Neuroleptic-induced Parkinson's syndrome: clinical features and results of treatment with levodopa.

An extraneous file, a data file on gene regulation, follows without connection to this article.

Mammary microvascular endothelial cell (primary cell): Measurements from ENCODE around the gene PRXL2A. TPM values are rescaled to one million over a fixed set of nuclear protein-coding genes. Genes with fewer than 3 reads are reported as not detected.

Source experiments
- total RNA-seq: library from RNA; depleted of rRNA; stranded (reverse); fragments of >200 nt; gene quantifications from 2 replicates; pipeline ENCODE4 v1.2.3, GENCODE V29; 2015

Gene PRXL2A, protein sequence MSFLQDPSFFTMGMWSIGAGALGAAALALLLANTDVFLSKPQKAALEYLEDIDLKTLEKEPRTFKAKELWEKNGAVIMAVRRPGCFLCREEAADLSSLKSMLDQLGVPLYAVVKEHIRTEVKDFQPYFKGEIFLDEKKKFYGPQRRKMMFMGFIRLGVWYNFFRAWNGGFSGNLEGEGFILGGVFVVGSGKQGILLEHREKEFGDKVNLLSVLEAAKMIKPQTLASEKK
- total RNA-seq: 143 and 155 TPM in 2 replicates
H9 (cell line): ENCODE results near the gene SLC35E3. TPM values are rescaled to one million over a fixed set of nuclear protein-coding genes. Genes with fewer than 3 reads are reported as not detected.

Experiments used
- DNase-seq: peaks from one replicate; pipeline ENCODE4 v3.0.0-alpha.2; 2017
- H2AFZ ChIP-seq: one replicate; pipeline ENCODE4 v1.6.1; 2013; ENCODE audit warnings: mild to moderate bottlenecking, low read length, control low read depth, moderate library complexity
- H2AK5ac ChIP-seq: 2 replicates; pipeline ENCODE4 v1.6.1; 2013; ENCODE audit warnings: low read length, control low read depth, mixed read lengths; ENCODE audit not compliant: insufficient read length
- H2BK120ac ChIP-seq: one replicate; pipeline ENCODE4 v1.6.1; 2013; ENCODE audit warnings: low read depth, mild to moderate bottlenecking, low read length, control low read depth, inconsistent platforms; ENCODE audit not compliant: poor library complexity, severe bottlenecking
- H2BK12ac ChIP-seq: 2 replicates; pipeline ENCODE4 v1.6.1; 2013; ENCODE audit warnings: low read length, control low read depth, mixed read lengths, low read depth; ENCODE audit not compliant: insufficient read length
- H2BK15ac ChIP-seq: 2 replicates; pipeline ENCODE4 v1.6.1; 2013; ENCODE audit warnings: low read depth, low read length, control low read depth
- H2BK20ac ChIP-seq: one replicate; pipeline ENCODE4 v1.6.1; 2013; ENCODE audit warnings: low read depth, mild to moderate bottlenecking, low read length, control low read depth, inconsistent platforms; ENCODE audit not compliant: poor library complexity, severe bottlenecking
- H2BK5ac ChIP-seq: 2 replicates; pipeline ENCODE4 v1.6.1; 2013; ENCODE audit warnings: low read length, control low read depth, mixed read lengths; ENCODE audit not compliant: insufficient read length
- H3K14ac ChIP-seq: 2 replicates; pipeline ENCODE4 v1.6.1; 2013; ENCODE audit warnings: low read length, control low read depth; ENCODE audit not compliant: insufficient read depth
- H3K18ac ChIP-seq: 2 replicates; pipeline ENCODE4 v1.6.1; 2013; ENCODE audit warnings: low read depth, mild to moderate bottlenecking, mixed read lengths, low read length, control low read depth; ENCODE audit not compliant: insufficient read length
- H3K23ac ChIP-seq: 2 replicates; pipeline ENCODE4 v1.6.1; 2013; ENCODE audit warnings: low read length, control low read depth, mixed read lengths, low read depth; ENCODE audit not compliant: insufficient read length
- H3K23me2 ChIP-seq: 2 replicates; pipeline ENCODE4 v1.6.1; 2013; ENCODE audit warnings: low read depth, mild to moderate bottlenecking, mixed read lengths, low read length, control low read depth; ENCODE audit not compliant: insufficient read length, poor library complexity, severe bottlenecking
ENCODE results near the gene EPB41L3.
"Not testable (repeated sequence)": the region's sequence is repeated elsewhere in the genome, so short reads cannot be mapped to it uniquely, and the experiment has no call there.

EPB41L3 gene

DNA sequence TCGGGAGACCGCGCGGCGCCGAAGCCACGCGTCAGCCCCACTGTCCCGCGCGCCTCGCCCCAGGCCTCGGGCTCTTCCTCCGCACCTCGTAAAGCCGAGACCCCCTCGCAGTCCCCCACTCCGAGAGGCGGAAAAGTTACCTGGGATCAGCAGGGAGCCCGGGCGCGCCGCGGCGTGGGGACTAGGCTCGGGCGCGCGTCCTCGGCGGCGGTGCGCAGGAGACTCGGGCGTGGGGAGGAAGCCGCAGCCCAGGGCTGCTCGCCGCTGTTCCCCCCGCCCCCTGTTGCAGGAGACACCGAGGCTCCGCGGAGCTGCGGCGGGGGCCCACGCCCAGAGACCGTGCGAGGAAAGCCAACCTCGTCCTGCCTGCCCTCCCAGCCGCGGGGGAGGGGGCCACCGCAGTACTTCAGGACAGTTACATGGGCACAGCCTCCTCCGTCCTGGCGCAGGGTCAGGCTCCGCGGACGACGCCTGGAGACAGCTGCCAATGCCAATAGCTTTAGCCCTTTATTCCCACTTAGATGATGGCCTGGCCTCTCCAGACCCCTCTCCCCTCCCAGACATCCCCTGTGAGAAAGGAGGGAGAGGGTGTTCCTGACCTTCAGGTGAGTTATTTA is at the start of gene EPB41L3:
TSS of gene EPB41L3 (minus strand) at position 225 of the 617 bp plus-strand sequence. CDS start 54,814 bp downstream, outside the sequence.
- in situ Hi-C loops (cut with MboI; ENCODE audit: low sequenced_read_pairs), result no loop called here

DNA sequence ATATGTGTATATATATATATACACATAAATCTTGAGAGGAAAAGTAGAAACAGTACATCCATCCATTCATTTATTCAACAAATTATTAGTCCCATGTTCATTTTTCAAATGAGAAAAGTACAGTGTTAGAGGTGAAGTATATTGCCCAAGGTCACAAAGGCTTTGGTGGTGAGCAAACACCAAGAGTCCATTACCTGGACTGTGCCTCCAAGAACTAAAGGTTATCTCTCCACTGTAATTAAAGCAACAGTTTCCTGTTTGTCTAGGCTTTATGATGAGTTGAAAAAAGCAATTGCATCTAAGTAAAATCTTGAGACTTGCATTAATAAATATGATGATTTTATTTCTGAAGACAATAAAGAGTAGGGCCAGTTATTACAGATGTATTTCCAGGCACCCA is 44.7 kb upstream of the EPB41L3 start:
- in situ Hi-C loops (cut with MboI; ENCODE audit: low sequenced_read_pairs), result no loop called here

Twenty six consecutive patients with neuroleptic-induced Parkinson's syndrome (NIPS) are described. Their median age was 61 years, 60% were female, and most had received chronic neuroleptic medication for psychiatric indications. The clinical features were indistinguishable from idiopathic Parkinson's disease, except for the presence of co-existing orofacial chorea, limb dyskinesia or akathisia which provided an aetiological clue in 11 cases. Complete resolution of NIPS occurred in only two patients, one of whom later developed Parkinson's disease. Sixteen patients were treated with 300-1000 mg levodopa/benserazide for up to 4 years with few adverse effects but therapeutic response was disappointing.